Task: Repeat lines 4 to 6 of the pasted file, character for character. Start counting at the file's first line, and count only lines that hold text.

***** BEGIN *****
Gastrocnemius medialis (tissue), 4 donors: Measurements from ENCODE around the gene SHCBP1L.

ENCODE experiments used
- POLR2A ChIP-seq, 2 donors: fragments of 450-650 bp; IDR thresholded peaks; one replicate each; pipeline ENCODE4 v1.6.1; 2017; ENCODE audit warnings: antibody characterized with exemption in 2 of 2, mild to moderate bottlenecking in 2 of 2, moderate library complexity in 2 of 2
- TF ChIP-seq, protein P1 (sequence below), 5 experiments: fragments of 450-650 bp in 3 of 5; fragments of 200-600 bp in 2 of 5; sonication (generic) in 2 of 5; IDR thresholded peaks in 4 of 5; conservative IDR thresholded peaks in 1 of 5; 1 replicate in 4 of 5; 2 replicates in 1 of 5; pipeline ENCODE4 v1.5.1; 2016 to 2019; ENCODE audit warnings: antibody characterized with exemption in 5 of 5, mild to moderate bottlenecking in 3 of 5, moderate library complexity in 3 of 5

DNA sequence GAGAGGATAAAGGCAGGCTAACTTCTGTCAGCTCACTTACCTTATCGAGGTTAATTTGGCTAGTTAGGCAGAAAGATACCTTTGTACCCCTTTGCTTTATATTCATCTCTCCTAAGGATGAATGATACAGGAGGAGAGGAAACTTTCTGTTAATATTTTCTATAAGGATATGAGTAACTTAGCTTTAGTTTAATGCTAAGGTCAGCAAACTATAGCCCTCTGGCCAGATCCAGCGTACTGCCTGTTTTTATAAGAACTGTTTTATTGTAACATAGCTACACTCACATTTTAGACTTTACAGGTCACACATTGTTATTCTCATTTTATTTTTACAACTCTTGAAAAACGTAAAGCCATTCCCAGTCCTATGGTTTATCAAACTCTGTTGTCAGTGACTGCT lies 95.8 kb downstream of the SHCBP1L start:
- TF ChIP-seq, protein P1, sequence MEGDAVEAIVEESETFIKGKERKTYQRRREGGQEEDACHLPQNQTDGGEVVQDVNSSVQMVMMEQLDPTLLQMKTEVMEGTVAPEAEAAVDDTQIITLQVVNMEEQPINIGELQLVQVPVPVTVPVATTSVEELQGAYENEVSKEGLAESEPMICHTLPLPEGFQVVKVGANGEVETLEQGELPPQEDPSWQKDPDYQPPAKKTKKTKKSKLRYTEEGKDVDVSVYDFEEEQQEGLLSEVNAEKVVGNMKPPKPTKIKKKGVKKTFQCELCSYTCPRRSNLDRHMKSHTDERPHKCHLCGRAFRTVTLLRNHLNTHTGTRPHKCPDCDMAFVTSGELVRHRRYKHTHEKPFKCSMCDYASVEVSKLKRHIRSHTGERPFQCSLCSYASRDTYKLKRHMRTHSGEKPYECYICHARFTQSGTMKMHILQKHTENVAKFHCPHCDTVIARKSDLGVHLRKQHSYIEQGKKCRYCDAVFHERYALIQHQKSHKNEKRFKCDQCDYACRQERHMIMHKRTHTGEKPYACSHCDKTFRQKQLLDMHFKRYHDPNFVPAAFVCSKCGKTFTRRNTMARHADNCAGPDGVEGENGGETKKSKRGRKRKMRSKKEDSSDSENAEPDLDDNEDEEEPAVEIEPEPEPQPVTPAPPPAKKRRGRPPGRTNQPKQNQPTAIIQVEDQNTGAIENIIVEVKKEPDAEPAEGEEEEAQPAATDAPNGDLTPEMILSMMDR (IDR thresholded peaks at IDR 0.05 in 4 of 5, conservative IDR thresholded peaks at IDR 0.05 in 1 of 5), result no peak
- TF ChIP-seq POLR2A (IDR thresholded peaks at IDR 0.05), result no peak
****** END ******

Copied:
- TF ChIP-seq, protein P1 (sequence below), 5 experiments: fragments of 450-650 bp in 3 of 5; fragments of 200-600 bp in 2 of 5; sonication (generic) in 2 of 5; IDR thresholded peaks in 4 of 5; conservative IDR thresholded peaks in 1 of 5; 1 replicate in 4 of 5; 2 replicates in 1 of 5; pipeline ENCODE4 v1.5.1; 2016 to 2019; ENCODE audit warnings: antibody characterized with exemption in 5 of 5, mild to moderate bottlenecking in 3 of 5, moderate library complexity in 3 of 5

DNA sequence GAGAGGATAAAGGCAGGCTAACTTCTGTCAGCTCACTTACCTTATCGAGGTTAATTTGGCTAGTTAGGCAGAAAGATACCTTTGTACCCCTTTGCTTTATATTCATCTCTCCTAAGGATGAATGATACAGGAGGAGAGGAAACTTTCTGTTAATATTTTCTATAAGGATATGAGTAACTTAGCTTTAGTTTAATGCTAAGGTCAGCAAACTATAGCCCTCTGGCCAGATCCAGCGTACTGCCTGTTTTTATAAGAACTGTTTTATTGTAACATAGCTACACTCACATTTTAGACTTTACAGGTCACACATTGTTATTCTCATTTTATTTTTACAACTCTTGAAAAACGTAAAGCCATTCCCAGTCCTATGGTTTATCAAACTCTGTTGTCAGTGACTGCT lies 95.8 kb downstream of the SHCBP1L start:
- TF ChIP-seq, protein P1, sequence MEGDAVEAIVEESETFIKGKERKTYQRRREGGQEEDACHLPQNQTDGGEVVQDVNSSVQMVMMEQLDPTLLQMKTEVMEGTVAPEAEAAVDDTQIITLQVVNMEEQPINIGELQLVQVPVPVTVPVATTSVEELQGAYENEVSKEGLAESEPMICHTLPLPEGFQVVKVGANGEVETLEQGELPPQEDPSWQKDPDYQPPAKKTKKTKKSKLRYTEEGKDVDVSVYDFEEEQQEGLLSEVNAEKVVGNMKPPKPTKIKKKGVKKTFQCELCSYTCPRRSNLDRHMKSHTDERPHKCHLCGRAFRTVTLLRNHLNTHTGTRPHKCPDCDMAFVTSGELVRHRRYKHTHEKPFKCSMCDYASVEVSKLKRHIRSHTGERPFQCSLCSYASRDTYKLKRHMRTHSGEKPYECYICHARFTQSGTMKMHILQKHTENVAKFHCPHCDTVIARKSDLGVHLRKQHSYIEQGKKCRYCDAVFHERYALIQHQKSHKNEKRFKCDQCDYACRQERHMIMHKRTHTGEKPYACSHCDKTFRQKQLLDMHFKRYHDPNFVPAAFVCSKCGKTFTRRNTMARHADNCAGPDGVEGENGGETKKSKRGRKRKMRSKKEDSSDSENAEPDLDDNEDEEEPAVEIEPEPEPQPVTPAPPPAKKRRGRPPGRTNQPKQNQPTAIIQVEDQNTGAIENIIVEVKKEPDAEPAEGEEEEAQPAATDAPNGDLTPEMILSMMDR (IDR thresholded peaks at IDR 0.05 in 4 of 5, conservative IDR thresholded peaks at IDR 0.05 in 1 of 5), result no peak